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The news stream
- Women tops in Auckland real estate 75
- 90 seconds at 9 am: American QE 66
- Wednesday's Top 10 with NZ Mint 49
- Mighty River 'myth busted' 27
- Auckland mayor lauds 'real options' 23
- Thursday's Top 10 with NZ Mint 17
- 90 seconds at 9 am: Markets spooked 15
- China meat delay resolved 10
- Poll shows opposition to LVR limits 9
- Quake claimants win in court 8
90 seconds at 9 am: US BOP deficit falls; Stocks rise; Greece gets rating rise; investors love China again; RBA focuses on jobs; Mike Smith's $2,700/hour
Here's my summary of the key news overnight in 90 seconds at 9 am, including news the US current account deficit fell to its lowest level since 2010 in the July through September period, mainly because the value of goods imported into the country fell.
Of course, we get the New Zealand current account result today at 10:45am and it is unlikely ours fell.
Serious negotiation is going on about the US fiscal cliff, with both parties making counter proposals and announcing fall-back positions. However markets are betting this is just posturing and that a deal will actually be done - even though that seems a highly optimistic leap of faith. However, the Dow is up in mid-day trade by 0.8% and the S&P 500 is up a full 1%. Oil is up $2/barrel, but gold is down sharply to US$1,625/oz.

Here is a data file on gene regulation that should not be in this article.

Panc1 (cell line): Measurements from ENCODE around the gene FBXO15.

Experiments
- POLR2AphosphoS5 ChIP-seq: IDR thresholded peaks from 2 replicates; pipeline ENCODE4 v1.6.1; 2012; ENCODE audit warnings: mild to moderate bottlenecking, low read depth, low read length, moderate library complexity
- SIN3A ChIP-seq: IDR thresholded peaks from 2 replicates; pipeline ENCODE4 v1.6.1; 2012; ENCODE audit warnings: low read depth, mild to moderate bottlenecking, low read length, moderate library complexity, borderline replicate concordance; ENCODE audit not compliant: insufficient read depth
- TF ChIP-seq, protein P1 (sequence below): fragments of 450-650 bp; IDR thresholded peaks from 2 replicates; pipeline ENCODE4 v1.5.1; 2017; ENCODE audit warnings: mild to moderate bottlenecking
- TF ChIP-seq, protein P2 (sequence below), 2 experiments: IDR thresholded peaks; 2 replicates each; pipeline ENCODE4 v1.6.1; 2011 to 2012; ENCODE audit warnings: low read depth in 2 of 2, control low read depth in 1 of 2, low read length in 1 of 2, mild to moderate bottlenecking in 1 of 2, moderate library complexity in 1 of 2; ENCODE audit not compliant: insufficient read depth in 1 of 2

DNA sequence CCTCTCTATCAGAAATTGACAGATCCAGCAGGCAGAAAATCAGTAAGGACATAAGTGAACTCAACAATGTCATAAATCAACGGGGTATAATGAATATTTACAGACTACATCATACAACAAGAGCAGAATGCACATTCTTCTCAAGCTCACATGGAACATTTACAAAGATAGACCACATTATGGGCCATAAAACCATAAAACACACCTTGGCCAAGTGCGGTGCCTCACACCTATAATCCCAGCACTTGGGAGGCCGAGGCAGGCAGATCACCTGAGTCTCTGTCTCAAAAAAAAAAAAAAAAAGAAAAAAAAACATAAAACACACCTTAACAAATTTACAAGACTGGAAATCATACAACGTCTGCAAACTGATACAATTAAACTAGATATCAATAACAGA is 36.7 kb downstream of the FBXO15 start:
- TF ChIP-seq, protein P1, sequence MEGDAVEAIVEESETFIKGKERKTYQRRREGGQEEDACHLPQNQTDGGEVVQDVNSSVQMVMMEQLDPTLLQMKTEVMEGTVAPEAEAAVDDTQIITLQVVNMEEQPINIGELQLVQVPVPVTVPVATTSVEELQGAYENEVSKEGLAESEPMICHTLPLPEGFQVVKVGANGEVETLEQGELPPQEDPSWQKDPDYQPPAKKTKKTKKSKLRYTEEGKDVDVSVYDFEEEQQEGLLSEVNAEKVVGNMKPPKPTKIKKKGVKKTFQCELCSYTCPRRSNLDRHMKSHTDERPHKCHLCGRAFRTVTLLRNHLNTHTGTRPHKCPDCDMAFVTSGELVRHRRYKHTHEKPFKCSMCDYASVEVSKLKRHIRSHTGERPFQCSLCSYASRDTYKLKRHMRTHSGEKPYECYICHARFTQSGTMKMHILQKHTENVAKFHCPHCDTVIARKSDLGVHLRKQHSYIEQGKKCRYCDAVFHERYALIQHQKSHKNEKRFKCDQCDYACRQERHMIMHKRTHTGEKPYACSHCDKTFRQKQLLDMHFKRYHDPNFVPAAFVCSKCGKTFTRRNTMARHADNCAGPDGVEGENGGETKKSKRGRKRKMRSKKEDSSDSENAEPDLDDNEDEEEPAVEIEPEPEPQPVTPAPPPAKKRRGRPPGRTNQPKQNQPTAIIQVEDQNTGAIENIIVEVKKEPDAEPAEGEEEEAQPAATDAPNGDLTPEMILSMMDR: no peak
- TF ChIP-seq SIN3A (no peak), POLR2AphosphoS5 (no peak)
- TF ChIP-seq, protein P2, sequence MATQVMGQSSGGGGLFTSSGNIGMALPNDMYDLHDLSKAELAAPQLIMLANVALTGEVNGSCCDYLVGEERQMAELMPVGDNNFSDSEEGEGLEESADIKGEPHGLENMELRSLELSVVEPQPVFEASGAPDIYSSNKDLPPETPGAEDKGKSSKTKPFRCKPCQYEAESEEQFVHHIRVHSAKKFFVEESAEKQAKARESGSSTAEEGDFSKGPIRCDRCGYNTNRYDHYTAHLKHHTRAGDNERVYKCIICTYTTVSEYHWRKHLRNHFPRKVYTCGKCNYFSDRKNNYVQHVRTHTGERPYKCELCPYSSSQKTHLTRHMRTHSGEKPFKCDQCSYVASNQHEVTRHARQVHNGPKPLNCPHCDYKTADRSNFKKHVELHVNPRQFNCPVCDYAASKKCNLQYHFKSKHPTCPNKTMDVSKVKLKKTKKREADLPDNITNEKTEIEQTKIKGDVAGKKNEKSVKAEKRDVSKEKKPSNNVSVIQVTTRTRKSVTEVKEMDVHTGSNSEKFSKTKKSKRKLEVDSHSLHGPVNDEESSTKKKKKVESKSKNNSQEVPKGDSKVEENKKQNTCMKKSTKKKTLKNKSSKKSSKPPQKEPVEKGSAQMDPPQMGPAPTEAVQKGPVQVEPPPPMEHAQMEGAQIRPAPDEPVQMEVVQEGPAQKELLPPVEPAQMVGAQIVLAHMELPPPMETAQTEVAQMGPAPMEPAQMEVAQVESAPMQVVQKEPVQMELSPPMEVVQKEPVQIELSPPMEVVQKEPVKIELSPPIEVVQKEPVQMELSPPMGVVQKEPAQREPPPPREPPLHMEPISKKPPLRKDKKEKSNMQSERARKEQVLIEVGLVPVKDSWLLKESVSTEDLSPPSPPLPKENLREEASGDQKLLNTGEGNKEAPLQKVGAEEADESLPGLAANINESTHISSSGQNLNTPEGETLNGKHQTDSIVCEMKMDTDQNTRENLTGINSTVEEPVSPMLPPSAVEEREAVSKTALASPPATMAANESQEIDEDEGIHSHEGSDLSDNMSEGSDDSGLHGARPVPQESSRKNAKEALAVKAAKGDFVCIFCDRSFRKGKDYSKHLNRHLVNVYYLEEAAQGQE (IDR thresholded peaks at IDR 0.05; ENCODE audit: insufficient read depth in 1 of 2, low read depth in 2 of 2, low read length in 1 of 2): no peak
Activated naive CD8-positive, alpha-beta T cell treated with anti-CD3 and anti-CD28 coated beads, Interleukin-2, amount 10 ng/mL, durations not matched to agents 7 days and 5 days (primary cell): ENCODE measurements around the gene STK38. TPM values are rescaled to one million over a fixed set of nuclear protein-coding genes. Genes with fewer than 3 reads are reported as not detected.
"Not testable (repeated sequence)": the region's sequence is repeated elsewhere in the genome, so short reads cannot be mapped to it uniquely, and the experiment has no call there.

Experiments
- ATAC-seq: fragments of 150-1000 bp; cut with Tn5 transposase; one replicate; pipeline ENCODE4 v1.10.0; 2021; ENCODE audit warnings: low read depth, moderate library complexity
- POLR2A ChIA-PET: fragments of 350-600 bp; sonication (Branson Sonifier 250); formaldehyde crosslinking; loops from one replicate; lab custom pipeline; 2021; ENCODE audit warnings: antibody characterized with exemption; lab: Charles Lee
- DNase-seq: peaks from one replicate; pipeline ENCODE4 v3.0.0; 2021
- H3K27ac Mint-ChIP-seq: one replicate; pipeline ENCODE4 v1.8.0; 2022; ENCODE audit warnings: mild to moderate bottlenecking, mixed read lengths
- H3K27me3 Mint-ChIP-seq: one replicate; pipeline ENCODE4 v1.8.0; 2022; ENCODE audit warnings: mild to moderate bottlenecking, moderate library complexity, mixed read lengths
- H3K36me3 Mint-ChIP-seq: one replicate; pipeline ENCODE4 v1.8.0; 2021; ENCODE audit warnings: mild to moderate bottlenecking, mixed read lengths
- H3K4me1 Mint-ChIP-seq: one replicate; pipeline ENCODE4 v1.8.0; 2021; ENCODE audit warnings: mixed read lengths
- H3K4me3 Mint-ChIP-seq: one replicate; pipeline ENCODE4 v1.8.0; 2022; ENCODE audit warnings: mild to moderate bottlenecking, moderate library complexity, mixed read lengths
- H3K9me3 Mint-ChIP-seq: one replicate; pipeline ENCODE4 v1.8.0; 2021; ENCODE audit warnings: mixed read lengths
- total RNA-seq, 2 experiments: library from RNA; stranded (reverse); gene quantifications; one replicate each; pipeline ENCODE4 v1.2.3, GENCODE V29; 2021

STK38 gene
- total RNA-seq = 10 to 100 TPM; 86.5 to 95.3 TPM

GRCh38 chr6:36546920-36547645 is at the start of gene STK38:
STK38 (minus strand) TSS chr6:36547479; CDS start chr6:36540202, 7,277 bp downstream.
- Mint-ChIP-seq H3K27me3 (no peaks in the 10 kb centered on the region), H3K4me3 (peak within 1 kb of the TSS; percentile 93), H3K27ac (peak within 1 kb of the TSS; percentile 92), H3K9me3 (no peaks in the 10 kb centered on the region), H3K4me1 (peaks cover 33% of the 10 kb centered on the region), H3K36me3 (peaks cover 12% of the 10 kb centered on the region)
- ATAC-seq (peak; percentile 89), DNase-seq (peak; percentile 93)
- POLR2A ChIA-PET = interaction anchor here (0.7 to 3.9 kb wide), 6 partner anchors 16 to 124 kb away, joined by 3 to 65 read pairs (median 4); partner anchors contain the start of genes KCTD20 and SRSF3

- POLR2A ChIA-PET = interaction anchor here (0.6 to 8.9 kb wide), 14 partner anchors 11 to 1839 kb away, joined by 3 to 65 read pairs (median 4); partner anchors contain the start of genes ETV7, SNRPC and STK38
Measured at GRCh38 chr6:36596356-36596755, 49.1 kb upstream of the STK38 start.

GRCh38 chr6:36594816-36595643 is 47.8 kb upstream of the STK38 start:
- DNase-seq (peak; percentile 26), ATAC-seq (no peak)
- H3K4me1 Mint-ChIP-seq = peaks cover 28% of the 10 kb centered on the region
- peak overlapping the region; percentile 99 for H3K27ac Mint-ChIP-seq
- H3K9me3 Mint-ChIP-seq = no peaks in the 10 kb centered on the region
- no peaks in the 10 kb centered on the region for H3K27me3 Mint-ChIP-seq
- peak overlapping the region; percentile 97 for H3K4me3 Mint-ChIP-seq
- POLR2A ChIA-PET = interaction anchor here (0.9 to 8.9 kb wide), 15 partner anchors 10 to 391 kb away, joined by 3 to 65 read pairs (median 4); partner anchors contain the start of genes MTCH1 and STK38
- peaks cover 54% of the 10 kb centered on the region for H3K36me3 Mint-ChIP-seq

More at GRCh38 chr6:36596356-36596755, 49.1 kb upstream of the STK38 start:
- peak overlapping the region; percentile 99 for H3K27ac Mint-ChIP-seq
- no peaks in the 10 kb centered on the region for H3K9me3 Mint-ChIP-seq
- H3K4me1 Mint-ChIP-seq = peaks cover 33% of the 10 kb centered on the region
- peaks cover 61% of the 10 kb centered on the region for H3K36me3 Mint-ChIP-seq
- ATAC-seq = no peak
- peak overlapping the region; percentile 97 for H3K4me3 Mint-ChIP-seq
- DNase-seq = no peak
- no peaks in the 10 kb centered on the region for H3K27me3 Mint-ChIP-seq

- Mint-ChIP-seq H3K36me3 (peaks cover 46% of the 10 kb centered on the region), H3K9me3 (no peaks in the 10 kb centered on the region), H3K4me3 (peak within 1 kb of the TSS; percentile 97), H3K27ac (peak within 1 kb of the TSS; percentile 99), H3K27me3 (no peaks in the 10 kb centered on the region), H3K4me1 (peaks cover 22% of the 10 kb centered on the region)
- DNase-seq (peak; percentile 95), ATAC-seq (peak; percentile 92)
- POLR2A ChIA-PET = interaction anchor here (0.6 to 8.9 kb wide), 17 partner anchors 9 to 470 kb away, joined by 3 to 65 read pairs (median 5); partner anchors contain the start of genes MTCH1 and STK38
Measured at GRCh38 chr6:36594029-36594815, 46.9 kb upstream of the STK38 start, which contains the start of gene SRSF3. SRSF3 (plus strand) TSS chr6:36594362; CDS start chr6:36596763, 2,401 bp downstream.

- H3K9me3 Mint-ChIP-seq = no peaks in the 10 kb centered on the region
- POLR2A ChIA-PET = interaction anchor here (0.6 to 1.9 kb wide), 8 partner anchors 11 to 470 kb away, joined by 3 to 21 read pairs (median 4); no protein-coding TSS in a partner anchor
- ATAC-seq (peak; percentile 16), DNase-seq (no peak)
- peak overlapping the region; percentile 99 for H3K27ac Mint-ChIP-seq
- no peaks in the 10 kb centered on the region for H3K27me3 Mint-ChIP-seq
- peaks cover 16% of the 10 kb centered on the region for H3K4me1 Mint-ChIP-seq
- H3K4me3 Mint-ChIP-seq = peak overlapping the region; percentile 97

Part of the market optimism is because Greece's credit rating has been raised from 'selective default' to B-. Standard & Poors says there is "a strong and clear commitment from members of the euro zone to keep Greece in the common-currency bloc".
It's not all roses in Europe however. Spain's bad loans as a proportion of total lending at Spanish banks climbed to a record 11.23% in October as the country’s economic slump led more companies and homeowners to miss credit payments.
However, investors are their most bullish on China's growth prospects, ever, and more favour European rather than US stocks for the first time in two years, a Bank of America monthly survey showed. Positiveness is bursting out everywhere. In fact, credit default swap spreads are at their lowest level since March 2010.
And finally a couple of items you need to know about from Australia. Firstly, the RBA minutes were published yesterday and these confirmed the Aussies, just like the Americans, seem to be more focused on employment than inflation in their policy settings. Expect them to cut rates further.
And secondly, Mike Smith, the CEO of ANZ is someone who doesn't have to worry about his employment - he pocketed more than AU$19 million in 2012, (NZ$23.75 mln) almost double the amount that has previously been reported as his remuneration for the year. That is NZ$65,000 per day, or $45 per minute on a 24/7 basis. And a Merry Christmas to you, Mr Smith.
The NZ$ starts today at 84.2 USc, 80.0 AUc and the TWI is at 75.